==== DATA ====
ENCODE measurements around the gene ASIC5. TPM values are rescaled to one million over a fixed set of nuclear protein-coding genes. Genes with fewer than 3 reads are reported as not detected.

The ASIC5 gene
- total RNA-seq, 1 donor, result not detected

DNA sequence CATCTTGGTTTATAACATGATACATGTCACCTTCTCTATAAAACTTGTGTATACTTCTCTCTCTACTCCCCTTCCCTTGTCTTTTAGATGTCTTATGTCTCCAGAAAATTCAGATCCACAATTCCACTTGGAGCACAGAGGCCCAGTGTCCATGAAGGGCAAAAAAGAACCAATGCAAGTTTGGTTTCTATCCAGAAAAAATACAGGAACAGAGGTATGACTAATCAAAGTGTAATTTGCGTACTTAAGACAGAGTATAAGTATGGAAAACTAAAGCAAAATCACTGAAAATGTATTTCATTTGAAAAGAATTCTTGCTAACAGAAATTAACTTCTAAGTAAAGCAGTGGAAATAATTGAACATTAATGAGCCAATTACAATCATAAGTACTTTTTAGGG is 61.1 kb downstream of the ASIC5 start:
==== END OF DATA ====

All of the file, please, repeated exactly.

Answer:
ENCODE measurements around the gene ASIC5. TPM values are rescaled to one million over a fixed set of nuclear protein-coding genes. Genes with fewer than 3 reads are reported as not detected.

The ASIC5 gene
- total RNA-seq, 1 donor, result not detected

DNA sequence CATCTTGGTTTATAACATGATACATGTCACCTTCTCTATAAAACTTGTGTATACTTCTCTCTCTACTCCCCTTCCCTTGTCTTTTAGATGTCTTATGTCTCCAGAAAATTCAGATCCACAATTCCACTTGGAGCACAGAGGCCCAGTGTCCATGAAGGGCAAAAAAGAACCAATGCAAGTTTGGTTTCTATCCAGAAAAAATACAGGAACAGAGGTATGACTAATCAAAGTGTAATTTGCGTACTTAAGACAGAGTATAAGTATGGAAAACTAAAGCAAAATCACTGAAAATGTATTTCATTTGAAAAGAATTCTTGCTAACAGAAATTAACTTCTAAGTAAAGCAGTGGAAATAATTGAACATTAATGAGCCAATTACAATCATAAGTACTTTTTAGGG is 61.1 kb downstream of the ASIC5 start: